first_imgEarlier this week, ZZ Top bassist Dusty Hill fractured his shoulder after a ZZ Top performance. As such, the band has postponed all dates from now through May 7th. Unfortunately, one of those dates happens to be the Laid Back Festival, scheduled for May 7th at the Lakewood Amphitheatre in Atlanta, GA.The first of five Laid Back Festivals, hosted and curated by Gregg Allman, will be pushed back to a later date. The Atlanta Laid Back lineup plans to feature sets from Allman, ZZ Top, Blackberry Smoke, Michelle Malone, Jaimoe’s Jasssz Band and more, and the make-up date is not yet known.The other four events, including fests in Nashville, Chicago, New York, and Colorado, are all on as scheduled. You can find out more details about those here. We wish Dusty Hill all the best on the road to recovery![Via AJC]last_img read more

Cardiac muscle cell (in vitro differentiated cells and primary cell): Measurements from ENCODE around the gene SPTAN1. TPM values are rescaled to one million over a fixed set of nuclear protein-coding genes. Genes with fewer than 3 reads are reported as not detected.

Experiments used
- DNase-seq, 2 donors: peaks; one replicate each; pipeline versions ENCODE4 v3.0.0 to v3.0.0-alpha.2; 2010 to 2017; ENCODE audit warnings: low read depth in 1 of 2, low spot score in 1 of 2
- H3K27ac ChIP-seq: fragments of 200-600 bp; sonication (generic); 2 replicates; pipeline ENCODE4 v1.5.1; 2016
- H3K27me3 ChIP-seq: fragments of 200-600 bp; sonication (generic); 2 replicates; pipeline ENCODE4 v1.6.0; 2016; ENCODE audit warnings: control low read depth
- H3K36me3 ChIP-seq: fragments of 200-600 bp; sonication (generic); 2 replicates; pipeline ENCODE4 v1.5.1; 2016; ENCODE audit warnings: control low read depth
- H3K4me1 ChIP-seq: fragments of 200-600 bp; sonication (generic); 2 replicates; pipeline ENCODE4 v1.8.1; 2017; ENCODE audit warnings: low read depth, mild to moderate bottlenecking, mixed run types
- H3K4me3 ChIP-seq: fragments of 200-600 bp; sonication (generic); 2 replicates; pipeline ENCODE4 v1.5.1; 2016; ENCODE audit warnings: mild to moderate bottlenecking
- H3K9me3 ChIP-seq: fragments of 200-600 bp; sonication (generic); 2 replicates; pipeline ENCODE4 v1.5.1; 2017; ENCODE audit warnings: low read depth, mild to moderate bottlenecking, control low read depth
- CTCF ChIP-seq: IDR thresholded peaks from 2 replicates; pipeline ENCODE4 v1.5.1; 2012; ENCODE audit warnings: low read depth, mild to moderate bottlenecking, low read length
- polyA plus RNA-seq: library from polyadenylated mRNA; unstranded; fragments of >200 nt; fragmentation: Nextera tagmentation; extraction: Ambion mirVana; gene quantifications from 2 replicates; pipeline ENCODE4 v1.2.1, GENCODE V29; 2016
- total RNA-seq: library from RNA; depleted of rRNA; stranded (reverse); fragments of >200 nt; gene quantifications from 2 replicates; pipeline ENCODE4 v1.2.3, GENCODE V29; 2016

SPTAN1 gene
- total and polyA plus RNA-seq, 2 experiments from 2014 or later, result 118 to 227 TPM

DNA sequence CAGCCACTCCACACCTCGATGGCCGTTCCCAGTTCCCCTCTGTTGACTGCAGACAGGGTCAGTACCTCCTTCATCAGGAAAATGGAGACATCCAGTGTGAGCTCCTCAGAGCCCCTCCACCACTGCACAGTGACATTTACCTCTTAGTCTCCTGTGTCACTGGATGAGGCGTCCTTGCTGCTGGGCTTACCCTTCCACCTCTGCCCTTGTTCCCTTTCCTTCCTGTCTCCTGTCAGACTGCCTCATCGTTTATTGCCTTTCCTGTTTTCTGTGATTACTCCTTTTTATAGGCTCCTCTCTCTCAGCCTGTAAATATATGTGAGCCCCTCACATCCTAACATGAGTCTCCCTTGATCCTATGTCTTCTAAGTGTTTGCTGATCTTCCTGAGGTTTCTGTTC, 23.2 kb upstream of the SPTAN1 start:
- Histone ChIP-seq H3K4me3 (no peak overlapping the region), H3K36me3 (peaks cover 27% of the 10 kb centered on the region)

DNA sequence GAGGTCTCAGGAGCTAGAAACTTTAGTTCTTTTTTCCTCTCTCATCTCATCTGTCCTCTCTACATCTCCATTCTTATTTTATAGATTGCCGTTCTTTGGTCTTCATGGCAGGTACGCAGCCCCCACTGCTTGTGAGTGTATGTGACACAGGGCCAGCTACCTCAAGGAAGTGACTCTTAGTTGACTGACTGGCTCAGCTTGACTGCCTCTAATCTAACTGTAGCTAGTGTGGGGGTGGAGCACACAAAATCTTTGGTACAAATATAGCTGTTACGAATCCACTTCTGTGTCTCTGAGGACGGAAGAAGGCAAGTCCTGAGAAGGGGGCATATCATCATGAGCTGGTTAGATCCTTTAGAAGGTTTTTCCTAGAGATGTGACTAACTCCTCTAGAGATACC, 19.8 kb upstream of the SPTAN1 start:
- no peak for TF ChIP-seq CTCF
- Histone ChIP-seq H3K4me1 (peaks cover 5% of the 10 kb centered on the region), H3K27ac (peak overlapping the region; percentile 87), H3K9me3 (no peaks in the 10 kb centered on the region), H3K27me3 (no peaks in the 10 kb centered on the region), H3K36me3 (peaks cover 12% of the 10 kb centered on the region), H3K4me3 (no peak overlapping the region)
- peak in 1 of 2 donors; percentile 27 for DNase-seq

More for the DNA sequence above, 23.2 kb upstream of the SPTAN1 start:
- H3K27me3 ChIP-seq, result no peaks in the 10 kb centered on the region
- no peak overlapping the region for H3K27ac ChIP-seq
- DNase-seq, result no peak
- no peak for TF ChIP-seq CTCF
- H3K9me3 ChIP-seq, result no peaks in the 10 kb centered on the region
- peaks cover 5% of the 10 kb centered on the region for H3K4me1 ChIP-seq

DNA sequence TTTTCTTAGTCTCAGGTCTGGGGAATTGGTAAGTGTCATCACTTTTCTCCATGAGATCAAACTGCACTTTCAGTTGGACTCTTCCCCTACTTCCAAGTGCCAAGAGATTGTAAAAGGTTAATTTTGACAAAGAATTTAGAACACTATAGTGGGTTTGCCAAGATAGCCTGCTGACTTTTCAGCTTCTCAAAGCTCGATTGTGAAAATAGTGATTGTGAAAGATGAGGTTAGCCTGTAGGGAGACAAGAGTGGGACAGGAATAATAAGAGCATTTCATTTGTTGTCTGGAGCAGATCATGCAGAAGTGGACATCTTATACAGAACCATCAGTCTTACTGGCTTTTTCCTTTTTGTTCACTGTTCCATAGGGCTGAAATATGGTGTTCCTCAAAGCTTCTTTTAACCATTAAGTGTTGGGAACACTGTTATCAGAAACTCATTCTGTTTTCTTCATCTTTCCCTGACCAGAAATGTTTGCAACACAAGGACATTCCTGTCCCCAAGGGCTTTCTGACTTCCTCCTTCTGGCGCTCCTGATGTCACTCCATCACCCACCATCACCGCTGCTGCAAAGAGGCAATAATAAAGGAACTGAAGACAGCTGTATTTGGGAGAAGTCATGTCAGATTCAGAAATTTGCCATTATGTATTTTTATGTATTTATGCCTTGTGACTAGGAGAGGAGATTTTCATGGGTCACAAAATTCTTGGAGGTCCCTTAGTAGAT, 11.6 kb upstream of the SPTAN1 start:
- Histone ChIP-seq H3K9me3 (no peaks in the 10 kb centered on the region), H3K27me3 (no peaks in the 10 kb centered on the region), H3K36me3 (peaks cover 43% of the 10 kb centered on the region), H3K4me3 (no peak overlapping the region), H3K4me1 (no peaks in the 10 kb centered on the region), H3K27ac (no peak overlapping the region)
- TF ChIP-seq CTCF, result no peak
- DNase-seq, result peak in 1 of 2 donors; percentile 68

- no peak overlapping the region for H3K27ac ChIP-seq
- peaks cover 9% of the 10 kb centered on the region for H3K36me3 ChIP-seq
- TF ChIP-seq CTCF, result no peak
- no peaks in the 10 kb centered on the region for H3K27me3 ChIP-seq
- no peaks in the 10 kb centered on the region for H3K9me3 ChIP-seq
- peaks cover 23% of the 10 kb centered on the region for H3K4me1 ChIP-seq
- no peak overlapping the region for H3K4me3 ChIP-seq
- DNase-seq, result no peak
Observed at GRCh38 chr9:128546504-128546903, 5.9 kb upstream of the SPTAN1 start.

first_imgOnce there was a time when bands ruled supreme. Guitars, bass, and drums filled the airwaves as people swayed to the rhythm. Over the last few decades, we’ve seen the rise of electronic music. Artistic minds began to produce sounds that no instrument could replicate, giving birth to new waves of music and, with it, a new wave of fans. These two worlds seldom mixed, and many fans of each had difficulty accepting the artistry of the other. It wasn’t until the last decade that some electronic producers incorporated live instrumentation into their sets. Electronic heavyweights like Pretty Lights, Gramatik, GRiZ, Big Gigantic, and others grew to incorporate guitar, live drumming, and other instruments in their sets, helping bridge the gap between live and electronic music. It is at this crossroad where we meet Tommy Weeks and Henry and their brass-based project, damsun.You may have seen Weeks playing sax for Connecticut’s Funky Dawgz Brass Band or jamming with Syracuse’s funk and hip-hop band Sophistafunk. Weeks has an impressive and diverse history of sit-ins, playing with the likes of Twiddle, Dispatch, Trombone Shorty, Lettuce, Vulfpeck, Aqueous, Manic Focus, Pigeons Playing Ping Pong, Sunsquabi, Maddy O’Neal, Andy Frasco & The U.N., Kung Fu, and many more.His counterpart Henry is a classically trained trombonist with extensive experience performing in orchestral, jazz, brass band, and electronic settings. Having been introduced to electronic music through the likes of Amon Tobin and Pretty Lights, he started digging deeper into IDM, glitch-hop, and everything in between. By blending various electronic music influences with a classically informed compositional approach, Henry has begun to define his own sound. Always looking to incorporate seemingly disparate elements into new and exciting experiences, he blends a variety of indie, electronic, pop and experimental sounds into his vision with a special place for brass and other acoustic instruments in the process.For now, the duo has two released songs that you can check out today. One of them is a remix of the infectiously fun “Back Pocket” by Vulfpeck and an original “In The Moment” that is sure to get you grooving! We got a chance to speak with the members of damsun about their new project. Read on below for more!“Back Pocket” (damsun Remix)“In The Moment” L4LM: What made you want to start this project? Where do you want it to go?damsun: There aren’t enough electronic artists who bring live instruments, much less brass instruments, into their sound, and we want that to change. We think that we can offer sounds and experiences that push the boundaries on what contemporary electronic-based music can be. We’re instrumentalists first—Tommy on tenor sax and Henry on trombone—but have both liked electronic music for years, so teaming up on this project felt very natural. Before this, we had been playing in bands and producing independently but hadn’t found a compelling way to bring production and live instruments together. When we first started working together, we realized we had similar taste in music and that our cumulative skill sets could lead to something new and exciting.L4LM: Where do you draw your inspiration?damsun: Although we definitely pull from many genres, damsun as a whole is most deeply rooted in a funk and hip-hop sound. You can also expect to hear influences from trap, house, glitch-hop, indie dance, synth-pop, and more. We have a ton of respect and appreciation for what more established acts have done for the scene. Artists like GRiZ, Big Gigantic, and Brasstracks really helped open our eyes to what an electronic-brass sound could be and gave us some perspective on what tends to work well when bringing the two spheres together—both in the studio and in live settings. But at the end of the day, our sound is distinctly different from these guys, and we plan to continue to evolve away from common comparisons and into something of our own.L4LM: Why should people care about damsun? What makes you guys different?damsun: First and foremost, we’re both horn players who happen to be making electronic music. As instrumentalists, we’re always trying to elevate the level of energy, dynamics, and human connection beyond what’s possible with a purely in-the-box approach. While we’re seeing a few more electronic artists bring traditional instruments into their studios and live acts, it’s still uncommon, and we think our approach sets us apart.On top of this, our combined musical experiences and skills are really what make us unique. Tommy is a strong improvisational player with history of performing and arranging with hip-hop and brass bands, while Henry has conservatory-style classical training along with composition, orchestration, and production credits. Together, we have a lot of material and diversity to draw upon and we find that the results of these creative collisions are often surprising and unexpected.L4LM: Is there anything else you want the people to know about damsun?damsun: We actually met briefly when we were much younger but didn’t keep in touch. We both ended up studying music and reconnected after college. In our first ever session together we jammed for hours and ended up recording what has become a remix that we’ll be releasing soon.last_img read more